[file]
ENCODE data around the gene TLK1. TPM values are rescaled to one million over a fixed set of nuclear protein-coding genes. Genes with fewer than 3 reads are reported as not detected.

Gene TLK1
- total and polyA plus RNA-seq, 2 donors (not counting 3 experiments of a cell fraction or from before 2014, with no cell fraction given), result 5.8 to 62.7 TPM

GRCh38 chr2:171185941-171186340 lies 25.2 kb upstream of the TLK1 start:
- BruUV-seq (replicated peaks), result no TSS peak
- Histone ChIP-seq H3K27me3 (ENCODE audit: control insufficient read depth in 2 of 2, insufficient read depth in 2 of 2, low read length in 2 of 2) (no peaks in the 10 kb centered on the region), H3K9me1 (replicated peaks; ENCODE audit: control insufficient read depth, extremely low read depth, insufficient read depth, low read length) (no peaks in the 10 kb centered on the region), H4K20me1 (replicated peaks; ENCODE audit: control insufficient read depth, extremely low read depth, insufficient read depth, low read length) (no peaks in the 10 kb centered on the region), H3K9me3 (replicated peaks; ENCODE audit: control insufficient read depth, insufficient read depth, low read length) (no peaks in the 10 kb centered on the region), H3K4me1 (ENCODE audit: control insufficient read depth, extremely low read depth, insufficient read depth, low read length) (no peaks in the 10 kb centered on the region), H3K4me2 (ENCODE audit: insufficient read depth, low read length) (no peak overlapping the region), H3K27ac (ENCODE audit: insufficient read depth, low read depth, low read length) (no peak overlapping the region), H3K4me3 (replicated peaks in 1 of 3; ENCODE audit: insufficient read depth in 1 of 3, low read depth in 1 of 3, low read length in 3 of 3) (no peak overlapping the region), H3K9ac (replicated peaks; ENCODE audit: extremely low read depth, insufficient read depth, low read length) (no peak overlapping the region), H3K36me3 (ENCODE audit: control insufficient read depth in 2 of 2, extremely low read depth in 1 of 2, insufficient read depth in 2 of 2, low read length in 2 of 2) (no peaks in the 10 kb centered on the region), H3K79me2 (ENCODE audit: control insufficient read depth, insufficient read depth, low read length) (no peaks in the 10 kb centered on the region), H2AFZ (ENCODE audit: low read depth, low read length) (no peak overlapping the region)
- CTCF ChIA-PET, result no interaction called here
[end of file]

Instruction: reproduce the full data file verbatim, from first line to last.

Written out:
ENCODE data around the gene TLK1. TPM values are rescaled to one million over a fixed set of nuclear protein-coding genes. Genes with fewer than 3 reads are reported as not detected.

Gene TLK1
- total and polyA plus RNA-seq, 2 donors (not counting 3 experiments of a cell fraction or from before 2014, with no cell fraction given), result 5.8 to 62.7 TPM

GRCh38 chr2:171185941-171186340 lies 25.2 kb upstream of the TLK1 start:
- BruUV-seq (replicated peaks), result no TSS peak
- Histone ChIP-seq H3K27me3 (ENCODE audit: control insufficient read depth in 2 of 2, insufficient read depth in 2 of 2, low read length in 2 of 2) (no peaks in the 10 kb centered on the region), H3K9me1 (replicated peaks; ENCODE audit: control insufficient read depth, extremely low read depth, insufficient read depth, low read length) (no peaks in the 10 kb centered on the region), H4K20me1 (replicated peaks; ENCODE audit: control insufficient read depth, extremely low read depth, insufficient read depth, low read length) (no peaks in the 10 kb centered on the region), H3K9me3 (replicated peaks; ENCODE audit: control insufficient read depth, insufficient read depth, low read length) (no peaks in the 10 kb centered on the region), H3K4me1 (ENCODE audit: control insufficient read depth, extremely low read depth, insufficient read depth, low read length) (no peaks in the 10 kb centered on the region), H3K4me2 (ENCODE audit: insufficient read depth, low read length) (no peak overlapping the region), H3K27ac (ENCODE audit: insufficient read depth, low read depth, low read length) (no peak overlapping the region), H3K4me3 (replicated peaks in 1 of 3; ENCODE audit: insufficient read depth in 1 of 3, low read depth in 1 of 3, low read length in 3 of 3) (no peak overlapping the region), H3K9ac (replicated peaks; ENCODE audit: extremely low read depth, insufficient read depth, low read length) (no peak overlapping the region), H3K36me3 (ENCODE audit: control insufficient read depth in 2 of 2, extremely low read depth in 1 of 2, insufficient read depth in 2 of 2, low read length in 2 of 2) (no peaks in the 10 kb centered on the region), H3K79me2 (ENCODE audit: control insufficient read depth, insufficient read depth, low read length) (no peaks in the 10 kb centered on the region), H2AFZ (ENCODE audit: low read depth, low read length) (no peak overlapping the region)
- CTCF ChIA-PET, result no interaction called here